Here at Mac Ranch, we frequently take computers in for repair and notice a trend: people like to put tape, stickers or even plastic covers over their FaceTime camera. We understand some of the concern surrounding this issue; articles make the rounds every so often about some new virus that allows people to access your camera without your knowledge. The idea that someone is using your camera illicitly is also a popular threat in scam emails – a scammer will insist they have somehow compromising footage of you, and will post it publicly if you don’t pay them. Hence the popularity of covering one’s camera.
Here’s the thing: Macs have excellent security. Consumers’ privacy and security are major concerns for Apple. One of their efforts to address those concerns is the camera indicator light. Whenever your FaceTime Camera is active, there is a small glowing green light next to it. If the camera is on, the light is on – full stop. If your Mac’s camera indicator light is on when you don’t think it should be, that’s something to look into (but don’t panic yet; you may just have a Zoom window open in the background somewhere…); but there is no risk of the dreaded hackers turning that camera on without you knowing about it.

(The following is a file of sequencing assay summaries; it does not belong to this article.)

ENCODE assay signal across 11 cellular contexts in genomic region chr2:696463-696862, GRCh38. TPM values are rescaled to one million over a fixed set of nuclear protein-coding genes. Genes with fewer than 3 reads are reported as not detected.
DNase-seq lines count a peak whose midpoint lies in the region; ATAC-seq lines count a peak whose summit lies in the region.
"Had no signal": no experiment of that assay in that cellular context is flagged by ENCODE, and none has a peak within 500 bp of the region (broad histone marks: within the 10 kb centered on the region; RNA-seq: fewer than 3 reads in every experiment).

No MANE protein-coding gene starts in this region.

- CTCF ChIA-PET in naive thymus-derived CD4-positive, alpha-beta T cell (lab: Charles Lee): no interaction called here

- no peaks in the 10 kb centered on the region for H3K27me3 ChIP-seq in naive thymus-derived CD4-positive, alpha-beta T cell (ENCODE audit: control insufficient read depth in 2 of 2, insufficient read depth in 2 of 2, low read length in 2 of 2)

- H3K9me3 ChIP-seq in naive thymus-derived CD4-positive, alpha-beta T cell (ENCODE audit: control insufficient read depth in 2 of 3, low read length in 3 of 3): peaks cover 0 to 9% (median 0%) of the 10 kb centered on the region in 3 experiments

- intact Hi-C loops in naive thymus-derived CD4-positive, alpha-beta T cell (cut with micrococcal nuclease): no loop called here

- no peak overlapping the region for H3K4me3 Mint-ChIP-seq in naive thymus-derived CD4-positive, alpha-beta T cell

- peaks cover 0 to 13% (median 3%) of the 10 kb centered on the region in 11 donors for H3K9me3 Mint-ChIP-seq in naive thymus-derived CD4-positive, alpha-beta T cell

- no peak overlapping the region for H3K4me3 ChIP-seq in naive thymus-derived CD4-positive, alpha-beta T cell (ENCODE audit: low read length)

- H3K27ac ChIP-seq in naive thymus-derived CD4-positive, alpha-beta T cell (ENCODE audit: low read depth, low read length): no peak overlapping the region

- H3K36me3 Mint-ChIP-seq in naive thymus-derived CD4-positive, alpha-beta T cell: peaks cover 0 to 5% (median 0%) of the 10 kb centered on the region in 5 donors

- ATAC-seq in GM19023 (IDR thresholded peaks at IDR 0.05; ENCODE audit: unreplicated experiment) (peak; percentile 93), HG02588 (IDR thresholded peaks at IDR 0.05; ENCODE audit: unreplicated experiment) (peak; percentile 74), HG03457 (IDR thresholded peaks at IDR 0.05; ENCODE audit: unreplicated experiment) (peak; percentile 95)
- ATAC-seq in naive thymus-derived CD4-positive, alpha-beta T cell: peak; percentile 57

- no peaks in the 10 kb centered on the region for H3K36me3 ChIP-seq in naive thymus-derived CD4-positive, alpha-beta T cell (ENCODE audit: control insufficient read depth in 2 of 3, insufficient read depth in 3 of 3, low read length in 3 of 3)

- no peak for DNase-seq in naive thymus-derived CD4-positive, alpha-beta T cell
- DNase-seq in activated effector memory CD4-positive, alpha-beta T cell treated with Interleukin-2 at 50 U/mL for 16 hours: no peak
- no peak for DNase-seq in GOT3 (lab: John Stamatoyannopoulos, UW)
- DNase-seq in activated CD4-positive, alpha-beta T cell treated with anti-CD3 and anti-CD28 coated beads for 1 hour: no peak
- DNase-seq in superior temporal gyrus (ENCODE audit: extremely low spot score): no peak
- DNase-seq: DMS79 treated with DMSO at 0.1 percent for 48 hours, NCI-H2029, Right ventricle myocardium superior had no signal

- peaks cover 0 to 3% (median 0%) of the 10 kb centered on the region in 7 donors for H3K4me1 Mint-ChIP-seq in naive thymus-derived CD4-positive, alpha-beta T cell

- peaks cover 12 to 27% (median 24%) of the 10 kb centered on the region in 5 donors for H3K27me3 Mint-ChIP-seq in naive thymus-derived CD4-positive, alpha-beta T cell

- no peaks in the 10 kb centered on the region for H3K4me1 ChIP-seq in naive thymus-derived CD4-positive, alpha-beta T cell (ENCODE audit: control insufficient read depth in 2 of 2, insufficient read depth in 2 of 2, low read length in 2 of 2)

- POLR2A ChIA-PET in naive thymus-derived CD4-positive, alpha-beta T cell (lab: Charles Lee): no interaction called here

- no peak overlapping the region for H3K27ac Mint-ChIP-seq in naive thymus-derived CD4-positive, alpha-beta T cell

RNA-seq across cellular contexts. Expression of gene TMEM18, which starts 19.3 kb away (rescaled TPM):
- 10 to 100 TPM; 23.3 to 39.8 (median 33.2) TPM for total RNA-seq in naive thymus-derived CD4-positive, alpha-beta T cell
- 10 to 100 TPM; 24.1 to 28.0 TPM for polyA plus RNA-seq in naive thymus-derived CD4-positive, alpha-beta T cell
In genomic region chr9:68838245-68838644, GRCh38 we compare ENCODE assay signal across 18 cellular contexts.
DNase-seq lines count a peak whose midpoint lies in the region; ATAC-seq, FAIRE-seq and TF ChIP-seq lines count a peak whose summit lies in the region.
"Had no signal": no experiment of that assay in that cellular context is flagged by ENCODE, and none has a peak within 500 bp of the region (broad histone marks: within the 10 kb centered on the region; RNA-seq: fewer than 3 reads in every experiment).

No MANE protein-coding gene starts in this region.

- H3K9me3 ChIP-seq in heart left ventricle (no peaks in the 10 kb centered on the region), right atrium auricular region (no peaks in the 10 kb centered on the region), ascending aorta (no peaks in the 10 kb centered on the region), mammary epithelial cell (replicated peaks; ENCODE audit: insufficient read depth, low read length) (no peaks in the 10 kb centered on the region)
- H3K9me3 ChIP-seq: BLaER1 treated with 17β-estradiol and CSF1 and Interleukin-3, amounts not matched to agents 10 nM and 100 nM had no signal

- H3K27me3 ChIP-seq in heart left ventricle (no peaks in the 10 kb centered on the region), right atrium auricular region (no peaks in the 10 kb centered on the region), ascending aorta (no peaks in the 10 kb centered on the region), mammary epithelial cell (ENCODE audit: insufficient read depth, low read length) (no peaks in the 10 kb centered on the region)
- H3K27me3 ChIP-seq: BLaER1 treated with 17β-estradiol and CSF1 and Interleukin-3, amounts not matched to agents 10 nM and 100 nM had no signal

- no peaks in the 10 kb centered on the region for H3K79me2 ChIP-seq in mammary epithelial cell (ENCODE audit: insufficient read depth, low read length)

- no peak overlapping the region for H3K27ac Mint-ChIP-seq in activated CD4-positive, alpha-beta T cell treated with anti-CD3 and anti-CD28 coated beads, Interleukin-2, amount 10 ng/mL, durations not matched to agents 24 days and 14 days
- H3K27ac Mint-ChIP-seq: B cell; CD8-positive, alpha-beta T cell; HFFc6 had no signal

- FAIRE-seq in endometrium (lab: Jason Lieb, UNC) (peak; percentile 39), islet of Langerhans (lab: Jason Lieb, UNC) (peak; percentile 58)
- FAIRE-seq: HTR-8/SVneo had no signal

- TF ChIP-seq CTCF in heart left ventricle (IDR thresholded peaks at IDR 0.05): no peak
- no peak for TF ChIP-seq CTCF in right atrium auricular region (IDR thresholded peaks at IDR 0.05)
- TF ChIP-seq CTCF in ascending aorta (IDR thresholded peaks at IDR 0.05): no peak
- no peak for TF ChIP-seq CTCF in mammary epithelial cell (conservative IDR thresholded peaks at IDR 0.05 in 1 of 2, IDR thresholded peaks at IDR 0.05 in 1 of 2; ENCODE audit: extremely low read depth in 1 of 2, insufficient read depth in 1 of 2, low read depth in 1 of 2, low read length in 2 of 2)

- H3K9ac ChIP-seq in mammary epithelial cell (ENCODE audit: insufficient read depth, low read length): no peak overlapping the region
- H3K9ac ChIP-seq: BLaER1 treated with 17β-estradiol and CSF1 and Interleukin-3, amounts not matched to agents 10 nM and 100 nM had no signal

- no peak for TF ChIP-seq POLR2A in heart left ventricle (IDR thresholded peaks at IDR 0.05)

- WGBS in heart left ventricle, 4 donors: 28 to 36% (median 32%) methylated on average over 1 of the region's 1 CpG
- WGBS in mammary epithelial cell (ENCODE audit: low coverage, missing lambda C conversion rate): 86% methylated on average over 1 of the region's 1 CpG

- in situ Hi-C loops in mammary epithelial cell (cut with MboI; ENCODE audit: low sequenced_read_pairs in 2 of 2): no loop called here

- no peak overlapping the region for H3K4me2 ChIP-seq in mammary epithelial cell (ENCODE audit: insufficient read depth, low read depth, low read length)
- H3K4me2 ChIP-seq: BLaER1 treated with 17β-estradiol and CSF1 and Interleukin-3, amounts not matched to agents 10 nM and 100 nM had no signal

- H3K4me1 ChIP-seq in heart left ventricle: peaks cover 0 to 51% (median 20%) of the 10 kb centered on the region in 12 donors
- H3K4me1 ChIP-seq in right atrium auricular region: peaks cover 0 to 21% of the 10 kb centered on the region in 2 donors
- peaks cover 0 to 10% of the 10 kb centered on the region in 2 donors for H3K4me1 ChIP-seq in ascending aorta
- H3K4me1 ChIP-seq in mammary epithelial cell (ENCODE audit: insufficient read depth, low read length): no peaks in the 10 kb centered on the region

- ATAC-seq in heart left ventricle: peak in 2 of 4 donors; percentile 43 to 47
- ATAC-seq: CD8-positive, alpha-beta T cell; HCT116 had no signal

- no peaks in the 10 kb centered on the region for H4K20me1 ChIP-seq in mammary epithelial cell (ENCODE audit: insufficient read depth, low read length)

Using a cover like this also introduces a whole new problem into your life: they can break your display. Mac laptops are designed to close perfectly; it’s a very tight, precise fit. Any material that interferes with the computer closing properly can potentially damage the display – a rough closure with some sort of covering in place, and you might even crack the display. Even if it’s a thin cover, like a sticky note or piece of tape, that’s still a risk: the adhesive can interfere with your camera’s image quality, and trying to remove those traces of adhesive again poses the risk of damage to the display.
It’s worth noting at this point that a display is generally the most expensive part of a Mac to replace. And I don’t just mean it’ll hurt your wallet; I mean it’s occasionally cheaper to buy a new computer than to replace a display. So if you’re concerned about the security of your Mac’s FaceTime camera, please, folks, don’t put weird things on top of it: just come talk to us, we’re here to help.